In Marilynne Robinson's Pulitzer Prize winning book, Gilead, the 76-year old Reverend John Ames writes as one remembering his life and the life of his father and grandfather. Today, one passage in particular stimulated my own memories. Ames is recalling how, as a young boy in Kansas in the late 1800s, he traveled with his father to find the whereabouts of his father (and Ames' grandfather). It was a difficult trip, with barely enough food to stay alive, taking a solid month round trip. They found the makeshift graveyard where his grandfather was buried, down the lonely remains of a road:
We walked past that graveyard twice. The two or three headstones in it had fallen over and it was all grown up with weeds and grass. The third time, my father noticed a fence post, so we walked over to it, and we could see a handful of graves, a row of maybe seven or eight, and below it a half row, swamped with that dead brown grass. I remember that the incompleteness of it seemed sad to me. In the second row we found a marker someone had made by stripping a patch of bark off a log and then driving nails partway in and bending them flat so they made the letters REV AMES. The R looked like the A and the S was a backwards Z, but there was no mistaking it.
Ames and his father went on to spend a couple days there, mending a fence, setting the gravestones upright, his father saying "We might as well look after these other folks while we are here." They cut the brush back and generally tidied up the whole place, even planting wildflowers. And then this:
My father said to be careful where I stepped. There were small graves here and there that I hadn't noticed at first, or I hadn't quite realized what they were. I certainly didn't want to walk on them, but until he cut the weeds down I couldn't tell where they were, and then I knew I had stepped on some of them, and I felt sick. Only in childhood have I felt guilt like that, and pity. I still dream about it. My father says that when someone dies the body is just a suit of old clothes the spirit doesn't want anymore. But there we were, half killing ourselves to find a grave, and as cautious as we could be about where we put our feet.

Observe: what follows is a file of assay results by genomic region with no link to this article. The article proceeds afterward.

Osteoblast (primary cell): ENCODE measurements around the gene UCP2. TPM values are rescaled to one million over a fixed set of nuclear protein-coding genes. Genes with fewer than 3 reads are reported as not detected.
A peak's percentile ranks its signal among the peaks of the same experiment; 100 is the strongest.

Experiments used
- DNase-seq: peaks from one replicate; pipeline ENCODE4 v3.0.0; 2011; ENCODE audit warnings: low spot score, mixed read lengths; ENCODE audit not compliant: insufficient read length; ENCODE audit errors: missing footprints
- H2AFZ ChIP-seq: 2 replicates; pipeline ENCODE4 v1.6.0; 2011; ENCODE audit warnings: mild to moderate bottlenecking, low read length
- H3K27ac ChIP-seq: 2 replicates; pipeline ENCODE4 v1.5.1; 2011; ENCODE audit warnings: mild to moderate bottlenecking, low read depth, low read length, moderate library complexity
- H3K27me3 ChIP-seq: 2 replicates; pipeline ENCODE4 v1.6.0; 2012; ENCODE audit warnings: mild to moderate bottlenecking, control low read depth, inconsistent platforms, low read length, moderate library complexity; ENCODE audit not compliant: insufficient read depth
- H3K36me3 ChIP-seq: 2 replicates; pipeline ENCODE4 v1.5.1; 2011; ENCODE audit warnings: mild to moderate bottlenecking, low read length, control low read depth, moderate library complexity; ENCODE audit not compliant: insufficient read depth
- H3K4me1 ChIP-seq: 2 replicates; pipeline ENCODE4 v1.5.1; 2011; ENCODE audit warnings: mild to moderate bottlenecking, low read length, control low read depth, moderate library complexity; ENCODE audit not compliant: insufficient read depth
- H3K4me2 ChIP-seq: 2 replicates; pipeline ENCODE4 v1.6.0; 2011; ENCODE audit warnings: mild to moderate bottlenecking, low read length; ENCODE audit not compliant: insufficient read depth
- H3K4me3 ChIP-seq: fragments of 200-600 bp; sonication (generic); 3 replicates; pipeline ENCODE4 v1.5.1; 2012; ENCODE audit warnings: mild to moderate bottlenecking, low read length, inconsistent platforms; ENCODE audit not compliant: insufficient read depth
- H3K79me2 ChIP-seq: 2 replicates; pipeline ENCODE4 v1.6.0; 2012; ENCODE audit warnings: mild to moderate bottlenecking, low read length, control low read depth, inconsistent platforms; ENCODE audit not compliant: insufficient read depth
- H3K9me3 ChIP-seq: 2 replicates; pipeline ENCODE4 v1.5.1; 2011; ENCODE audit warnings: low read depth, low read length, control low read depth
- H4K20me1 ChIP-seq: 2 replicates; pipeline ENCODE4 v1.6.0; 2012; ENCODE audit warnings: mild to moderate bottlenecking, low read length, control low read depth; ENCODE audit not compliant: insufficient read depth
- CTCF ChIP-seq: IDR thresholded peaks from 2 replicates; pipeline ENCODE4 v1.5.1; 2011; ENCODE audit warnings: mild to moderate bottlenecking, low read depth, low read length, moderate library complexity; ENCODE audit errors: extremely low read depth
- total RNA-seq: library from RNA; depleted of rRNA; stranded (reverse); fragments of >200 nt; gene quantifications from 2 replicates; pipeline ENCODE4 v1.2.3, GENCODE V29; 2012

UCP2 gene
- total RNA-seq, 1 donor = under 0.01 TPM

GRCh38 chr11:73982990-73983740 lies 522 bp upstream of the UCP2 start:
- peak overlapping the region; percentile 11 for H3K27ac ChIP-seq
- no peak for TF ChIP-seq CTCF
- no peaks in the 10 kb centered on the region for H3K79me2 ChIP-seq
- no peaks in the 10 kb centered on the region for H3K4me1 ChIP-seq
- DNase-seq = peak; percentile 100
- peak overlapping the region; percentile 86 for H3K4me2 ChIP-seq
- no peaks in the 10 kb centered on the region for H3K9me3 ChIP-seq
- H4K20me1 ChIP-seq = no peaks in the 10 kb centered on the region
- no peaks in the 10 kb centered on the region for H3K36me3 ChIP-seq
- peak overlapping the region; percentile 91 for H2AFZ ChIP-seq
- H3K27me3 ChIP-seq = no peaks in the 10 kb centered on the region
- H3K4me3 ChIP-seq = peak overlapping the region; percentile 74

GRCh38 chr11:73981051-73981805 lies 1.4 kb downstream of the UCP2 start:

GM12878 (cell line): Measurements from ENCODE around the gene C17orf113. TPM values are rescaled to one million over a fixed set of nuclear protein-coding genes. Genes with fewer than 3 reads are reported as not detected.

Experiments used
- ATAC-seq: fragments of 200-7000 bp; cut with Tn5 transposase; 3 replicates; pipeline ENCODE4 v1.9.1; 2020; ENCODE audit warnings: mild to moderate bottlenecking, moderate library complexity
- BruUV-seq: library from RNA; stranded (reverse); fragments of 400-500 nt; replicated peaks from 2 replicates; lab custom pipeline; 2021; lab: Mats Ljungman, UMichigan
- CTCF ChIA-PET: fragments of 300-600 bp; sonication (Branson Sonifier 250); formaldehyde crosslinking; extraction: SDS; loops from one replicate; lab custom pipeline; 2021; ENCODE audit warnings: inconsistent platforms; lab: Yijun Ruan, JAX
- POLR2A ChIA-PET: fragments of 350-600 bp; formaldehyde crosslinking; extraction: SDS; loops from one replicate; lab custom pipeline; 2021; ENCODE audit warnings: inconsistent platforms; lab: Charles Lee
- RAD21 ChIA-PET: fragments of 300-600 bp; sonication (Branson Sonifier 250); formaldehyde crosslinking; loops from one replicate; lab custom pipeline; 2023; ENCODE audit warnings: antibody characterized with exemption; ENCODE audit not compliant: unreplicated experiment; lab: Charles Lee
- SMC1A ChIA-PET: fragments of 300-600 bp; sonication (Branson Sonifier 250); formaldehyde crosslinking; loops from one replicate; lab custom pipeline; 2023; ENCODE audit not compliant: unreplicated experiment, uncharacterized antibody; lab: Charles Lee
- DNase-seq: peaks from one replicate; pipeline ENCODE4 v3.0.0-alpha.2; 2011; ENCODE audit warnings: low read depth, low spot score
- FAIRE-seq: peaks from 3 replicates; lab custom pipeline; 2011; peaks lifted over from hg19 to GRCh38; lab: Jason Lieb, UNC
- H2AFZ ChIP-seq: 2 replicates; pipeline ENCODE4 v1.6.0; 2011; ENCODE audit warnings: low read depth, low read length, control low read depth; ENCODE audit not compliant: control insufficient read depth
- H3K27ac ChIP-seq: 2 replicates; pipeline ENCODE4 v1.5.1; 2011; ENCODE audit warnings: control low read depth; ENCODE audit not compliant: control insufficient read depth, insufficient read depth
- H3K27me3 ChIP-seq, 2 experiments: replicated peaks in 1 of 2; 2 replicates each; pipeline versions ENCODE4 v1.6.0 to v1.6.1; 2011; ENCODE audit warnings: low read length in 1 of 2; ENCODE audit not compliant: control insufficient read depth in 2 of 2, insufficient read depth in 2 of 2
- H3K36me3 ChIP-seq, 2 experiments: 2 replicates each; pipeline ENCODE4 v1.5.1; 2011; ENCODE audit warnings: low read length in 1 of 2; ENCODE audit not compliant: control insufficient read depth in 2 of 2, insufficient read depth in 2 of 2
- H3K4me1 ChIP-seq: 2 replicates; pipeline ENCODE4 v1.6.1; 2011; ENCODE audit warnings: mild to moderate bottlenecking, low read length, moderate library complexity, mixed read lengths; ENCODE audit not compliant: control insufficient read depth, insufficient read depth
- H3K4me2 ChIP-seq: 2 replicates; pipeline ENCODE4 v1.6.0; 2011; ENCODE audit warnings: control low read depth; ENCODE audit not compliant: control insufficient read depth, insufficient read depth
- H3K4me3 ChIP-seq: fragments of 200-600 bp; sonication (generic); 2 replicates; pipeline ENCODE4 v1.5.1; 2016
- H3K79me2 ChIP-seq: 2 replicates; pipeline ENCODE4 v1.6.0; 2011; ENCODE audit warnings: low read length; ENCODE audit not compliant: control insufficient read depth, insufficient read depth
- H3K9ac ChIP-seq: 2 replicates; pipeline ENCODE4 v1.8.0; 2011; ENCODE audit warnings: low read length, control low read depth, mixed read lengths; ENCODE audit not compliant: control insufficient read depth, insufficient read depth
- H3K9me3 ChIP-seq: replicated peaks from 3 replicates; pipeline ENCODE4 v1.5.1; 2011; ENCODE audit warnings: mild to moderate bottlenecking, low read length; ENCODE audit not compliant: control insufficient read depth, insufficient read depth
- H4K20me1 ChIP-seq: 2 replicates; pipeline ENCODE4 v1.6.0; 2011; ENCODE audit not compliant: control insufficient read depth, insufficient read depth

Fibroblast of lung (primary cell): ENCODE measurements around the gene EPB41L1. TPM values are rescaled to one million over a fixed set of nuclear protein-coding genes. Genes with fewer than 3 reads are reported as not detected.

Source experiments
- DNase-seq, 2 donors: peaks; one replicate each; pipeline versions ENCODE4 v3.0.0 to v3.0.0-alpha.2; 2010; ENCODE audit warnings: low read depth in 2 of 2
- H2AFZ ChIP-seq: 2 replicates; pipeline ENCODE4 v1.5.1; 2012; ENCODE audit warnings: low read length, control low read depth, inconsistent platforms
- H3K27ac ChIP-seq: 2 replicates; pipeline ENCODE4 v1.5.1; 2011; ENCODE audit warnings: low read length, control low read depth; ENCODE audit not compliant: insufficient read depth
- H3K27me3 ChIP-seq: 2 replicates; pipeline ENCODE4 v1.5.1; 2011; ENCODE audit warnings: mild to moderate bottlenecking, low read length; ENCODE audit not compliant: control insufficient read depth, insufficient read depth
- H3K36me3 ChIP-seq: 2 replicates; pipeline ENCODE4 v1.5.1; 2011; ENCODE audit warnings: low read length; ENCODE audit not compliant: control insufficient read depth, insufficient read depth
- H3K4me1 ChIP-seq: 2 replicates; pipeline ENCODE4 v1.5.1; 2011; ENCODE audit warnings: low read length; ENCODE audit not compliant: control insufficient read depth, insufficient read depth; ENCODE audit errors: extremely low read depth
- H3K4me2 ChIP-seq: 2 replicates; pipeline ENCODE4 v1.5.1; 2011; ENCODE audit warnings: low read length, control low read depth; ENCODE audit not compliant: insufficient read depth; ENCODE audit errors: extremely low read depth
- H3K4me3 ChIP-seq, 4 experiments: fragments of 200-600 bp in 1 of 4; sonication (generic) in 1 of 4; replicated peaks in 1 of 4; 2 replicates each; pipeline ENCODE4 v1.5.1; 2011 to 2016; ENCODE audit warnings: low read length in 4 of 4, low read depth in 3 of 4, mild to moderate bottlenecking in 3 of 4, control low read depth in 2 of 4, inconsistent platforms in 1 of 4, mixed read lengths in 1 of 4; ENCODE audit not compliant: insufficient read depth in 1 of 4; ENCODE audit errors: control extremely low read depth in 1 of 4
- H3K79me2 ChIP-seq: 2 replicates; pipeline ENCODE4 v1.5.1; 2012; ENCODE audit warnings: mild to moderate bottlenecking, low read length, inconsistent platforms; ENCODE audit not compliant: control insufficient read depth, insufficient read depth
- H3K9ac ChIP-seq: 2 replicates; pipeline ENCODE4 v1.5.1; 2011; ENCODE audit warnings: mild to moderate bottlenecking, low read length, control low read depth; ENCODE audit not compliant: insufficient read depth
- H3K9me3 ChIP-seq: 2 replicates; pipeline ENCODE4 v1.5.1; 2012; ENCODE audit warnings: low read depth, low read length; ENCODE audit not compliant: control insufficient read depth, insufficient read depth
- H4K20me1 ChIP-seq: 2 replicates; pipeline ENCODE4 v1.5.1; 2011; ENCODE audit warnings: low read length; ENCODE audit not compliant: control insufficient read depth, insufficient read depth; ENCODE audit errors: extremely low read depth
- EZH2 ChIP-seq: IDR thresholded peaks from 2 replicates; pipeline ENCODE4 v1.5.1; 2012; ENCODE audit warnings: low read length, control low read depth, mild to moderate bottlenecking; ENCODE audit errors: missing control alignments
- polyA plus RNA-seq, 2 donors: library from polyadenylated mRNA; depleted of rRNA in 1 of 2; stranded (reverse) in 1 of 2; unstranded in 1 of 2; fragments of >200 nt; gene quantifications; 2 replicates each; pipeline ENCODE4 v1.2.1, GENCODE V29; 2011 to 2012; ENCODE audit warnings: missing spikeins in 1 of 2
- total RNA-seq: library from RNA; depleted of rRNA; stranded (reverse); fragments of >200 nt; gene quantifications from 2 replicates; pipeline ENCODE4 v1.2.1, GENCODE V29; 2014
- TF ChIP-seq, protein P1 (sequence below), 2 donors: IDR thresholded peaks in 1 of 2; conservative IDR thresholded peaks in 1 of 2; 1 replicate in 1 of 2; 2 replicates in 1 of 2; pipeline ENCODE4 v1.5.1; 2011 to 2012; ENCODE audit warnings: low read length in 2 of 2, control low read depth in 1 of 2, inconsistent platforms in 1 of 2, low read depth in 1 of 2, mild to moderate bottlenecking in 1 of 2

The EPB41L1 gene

Just reading this fictional account, I remembered my younger sister and I walking once with my grandmother to an old graveyard near her home. I was probably six or seven at most. I had never been to such a place, like a graveyard in a forest all grown up over and around the graves. Forgotten by most. But not by my grandmother. We pulled vines off the headstones, tried to set them right, made nice beds of pine straw over the graves (to the extent we could find them). And we were quiet. It was a sober task, though I could not have told you then why we were so quiet.
This is, in a sense, a curious thing to do. The dead are dead. As Christians we believe, like Reverend Ames father said, that the body is "just a suit of old clothes the spirit doesn't want anymore." And yet we believe in a bodily resurrection, an ongoing physical manifestation of who I am, and perhaps honoring the body in burial and in death and hallowing the place where the body rests is symbolic -- it points to our hope of bodily resurrection beyond the grave. There's no sense in graveyards if there's no resurrection.
A friend said to me recently, "Steve, when you die and they have your funeral, I want to see your body up there in front of the church. Will you do that?"
Yes. And I'll leave instructions: "This is my body. I've gone on. You will too. Handle with care. It's not much of a body, but it's important. It points beyond."
And please don't walk on my grave.